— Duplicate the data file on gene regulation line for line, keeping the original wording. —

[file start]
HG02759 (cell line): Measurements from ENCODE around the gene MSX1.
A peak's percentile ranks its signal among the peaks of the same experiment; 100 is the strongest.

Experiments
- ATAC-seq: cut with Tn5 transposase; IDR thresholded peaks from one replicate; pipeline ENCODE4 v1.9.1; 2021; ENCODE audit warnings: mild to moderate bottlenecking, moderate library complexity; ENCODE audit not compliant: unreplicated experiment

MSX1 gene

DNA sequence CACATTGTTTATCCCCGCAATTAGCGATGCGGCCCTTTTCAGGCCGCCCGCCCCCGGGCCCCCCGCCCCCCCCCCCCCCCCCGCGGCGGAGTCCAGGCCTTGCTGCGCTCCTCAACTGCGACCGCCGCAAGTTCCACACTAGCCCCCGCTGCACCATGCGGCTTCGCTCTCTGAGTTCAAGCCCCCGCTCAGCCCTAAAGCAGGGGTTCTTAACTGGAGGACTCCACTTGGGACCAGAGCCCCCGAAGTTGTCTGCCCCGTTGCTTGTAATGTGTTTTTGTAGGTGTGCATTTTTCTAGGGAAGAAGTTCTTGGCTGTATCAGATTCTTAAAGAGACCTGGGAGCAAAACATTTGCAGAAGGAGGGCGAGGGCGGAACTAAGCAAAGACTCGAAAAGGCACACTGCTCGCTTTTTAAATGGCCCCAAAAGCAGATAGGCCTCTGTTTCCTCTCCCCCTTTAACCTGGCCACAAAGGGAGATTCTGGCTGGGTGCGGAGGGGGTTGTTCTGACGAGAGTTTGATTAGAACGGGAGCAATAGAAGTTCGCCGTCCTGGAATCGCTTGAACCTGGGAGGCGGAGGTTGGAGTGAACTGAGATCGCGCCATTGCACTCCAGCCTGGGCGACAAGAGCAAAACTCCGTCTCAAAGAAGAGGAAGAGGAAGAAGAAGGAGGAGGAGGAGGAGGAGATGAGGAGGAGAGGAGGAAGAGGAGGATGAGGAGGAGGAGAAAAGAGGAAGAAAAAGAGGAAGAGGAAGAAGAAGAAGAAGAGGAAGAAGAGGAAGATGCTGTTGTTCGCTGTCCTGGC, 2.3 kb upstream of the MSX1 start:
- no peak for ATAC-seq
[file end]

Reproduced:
HG02759 (cell line): Measurements from ENCODE around the gene MSX1.
A peak's percentile ranks its signal among the peaks of the same experiment; 100 is the strongest.

Experiments
- ATAC-seq: cut with Tn5 transposase; IDR thresholded peaks from one replicate; pipeline ENCODE4 v1.9.1; 2021; ENCODE audit warnings: mild to moderate bottlenecking, moderate library complexity; ENCODE audit not compliant: unreplicated experiment

MSX1 gene

DNA sequence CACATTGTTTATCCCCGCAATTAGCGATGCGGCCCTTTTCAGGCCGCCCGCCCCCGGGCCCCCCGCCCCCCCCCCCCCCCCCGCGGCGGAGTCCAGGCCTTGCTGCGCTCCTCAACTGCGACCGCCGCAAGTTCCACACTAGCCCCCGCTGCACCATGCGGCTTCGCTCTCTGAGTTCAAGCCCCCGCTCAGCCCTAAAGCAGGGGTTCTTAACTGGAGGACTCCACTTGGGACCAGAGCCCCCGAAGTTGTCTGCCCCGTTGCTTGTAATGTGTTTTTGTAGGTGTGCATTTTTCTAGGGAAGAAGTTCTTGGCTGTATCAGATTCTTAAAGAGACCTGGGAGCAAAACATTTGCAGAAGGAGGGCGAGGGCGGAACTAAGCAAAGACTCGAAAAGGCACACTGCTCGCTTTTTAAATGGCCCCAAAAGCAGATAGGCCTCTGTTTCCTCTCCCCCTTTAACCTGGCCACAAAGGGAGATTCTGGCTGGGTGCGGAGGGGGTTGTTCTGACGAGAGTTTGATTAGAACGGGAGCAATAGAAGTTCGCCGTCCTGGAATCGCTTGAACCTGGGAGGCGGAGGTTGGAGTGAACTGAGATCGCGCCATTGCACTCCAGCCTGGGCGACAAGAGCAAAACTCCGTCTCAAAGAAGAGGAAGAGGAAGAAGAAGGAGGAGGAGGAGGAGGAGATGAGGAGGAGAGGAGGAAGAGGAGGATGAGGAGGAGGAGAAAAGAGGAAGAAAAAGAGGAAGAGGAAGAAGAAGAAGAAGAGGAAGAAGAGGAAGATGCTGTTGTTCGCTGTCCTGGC, 2.3 kb upstream of the MSX1 start:
- no peak for ATAC-seq